If there is anything that has brought shame and ridicule in bucketloads to Zimbabwe, it must be the Mr Ugly pageant, which has attracted the global media’s attention.
Pageants are by their nature supposed to be a rich and spectacular affair, but all these attributes are missing from the Mr Ugly, which is derogatory and insulting for both the participants and the country at large.
While the organisers of the show might initially have wanted a few kicks, this pageant has now outlived its usefulness and should be canned.
We can only guess what inspired it, but at this stage the inspiration is irrelevant and unhelpful.
What is more worrisome is that there seemed to be a kerfuffle over who was the ugliest between the runner-up and the eventual winner and we wonder if this is what we have been reduced to, a country that squabbles over who the ugliest person is.
The pageant is extensively self-deprecating, flying in the face of the ethos of most Zimbabweans, a proud lot who – even in the face of insurmountable problems – soldier on, trying to forge a better future.
While some may find the pageant harmless fun and comic relief during the country’s trying times, discerning people should be appalled at and the damage it is causing to Brand Zimbabwe.
Most international media outlets on Sunday and Monday reported on the Mr Ugly show, not as a spectacle to be enjoyed, but with derisory scorn.
The pageant is stereotypical and clichéd and except for the few participants, we are certain most Zimbabweans will not miss it if it were canned.
There are more things to celebrate and we can expend our energies on other pageants that are struggling to get sponsorship, rather than this show that denigrates us and reduces us to a global joke.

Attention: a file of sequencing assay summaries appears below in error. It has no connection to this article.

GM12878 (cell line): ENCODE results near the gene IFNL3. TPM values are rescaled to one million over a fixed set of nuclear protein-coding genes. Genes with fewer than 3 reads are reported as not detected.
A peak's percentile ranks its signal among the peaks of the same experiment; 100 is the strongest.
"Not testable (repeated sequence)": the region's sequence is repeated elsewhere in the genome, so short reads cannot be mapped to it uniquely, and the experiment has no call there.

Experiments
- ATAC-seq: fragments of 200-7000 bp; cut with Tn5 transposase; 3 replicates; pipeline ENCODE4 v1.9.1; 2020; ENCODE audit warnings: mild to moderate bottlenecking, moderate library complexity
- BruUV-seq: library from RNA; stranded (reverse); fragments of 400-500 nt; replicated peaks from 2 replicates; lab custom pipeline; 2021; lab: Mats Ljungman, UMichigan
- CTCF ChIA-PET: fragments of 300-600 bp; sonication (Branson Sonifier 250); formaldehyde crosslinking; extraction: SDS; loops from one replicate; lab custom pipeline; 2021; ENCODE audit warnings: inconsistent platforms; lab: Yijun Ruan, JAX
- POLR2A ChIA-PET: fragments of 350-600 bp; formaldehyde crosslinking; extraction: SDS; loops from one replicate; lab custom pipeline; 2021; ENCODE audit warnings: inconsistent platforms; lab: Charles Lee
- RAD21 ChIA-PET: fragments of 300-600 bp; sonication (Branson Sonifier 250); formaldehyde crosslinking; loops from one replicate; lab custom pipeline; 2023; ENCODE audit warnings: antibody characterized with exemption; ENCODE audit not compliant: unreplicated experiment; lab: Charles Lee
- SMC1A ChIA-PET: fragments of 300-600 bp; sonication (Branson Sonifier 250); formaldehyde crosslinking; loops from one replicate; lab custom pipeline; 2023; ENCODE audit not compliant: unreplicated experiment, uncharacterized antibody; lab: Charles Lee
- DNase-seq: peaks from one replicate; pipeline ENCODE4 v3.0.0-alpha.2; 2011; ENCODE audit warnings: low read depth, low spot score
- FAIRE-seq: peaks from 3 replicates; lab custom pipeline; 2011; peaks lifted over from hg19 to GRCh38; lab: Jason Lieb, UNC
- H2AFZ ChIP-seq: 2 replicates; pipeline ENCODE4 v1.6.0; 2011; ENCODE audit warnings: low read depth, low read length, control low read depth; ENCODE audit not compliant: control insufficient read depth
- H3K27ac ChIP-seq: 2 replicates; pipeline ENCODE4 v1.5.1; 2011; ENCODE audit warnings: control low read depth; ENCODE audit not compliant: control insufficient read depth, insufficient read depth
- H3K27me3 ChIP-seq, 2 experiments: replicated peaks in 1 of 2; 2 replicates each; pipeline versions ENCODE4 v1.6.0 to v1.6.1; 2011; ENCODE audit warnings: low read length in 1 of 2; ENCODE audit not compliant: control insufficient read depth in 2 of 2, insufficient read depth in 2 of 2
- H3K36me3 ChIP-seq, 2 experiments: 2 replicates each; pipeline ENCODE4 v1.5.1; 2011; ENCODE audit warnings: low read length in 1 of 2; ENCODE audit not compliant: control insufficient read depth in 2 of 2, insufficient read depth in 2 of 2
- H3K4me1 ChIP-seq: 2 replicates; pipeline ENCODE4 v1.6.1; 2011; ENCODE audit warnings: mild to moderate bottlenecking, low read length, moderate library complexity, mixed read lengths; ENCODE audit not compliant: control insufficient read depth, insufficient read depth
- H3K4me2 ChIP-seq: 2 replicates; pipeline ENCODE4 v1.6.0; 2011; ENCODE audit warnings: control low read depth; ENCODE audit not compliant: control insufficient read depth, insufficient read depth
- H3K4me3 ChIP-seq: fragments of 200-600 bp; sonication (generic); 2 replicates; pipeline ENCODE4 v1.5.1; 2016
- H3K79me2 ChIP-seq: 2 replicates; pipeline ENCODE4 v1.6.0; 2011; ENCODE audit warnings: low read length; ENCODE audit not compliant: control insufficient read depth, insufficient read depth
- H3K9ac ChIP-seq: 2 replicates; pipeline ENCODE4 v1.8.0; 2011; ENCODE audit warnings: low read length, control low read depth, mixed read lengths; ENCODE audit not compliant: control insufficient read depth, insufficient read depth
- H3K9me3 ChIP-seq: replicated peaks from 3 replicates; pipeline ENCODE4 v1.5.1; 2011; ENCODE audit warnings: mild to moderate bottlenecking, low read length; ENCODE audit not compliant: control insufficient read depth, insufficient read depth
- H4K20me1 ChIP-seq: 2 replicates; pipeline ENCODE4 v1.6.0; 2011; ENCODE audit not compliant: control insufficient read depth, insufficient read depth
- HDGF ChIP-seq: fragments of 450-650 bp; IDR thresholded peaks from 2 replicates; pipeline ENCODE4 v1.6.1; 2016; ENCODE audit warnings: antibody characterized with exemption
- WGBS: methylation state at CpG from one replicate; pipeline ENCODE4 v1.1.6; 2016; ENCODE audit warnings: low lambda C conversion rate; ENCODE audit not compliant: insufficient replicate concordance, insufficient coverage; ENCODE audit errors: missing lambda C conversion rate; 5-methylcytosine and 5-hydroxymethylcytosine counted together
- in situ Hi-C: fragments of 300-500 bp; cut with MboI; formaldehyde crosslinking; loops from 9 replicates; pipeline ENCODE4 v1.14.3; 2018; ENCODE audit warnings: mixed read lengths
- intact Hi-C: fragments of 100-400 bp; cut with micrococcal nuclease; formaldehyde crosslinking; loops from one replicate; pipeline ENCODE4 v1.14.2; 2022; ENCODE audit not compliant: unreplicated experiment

As advocates of free speech and association, we cannot call for the banning of the pageant, but we believe there is a fair case for the organisers to can it, for the greater good of the country.
To add insult to injury, the pageant mainly attracts poor people, who are so desperate for money that they are willing to do anything they can just to earn a few dollars.
It is an indictment on the country’s economic policies that poverty has dehumanised people so much they are willing to be the butt of such a disparaging pageant.
The publicity it generates is not complimentary for the country and it ensures we continue to be the laughing stock.
It is also disconcerting that the Zimbabwe Tourism Authority (ZTA) thinks it is a noble idea to partner the pageant and add value to it.
We are gobsmacked how ZTA can describe this ghastly event as entertaining and interesting, when ordinary Zimbabweans can see that it is anything but.
The event attracted a lot of media attention, not because of its value, but rather in the same manner scavengers are attracted to the stench of a dying animal.
The media attention is driven by at best voyeurism, where the international community is puzzled at how people can stoop so low to celebrate ugliness.
We have to reiterate that we are not calling for any legislative intervention, but we hope the organisers may see the light and realise their pageant is more harmful than helpful.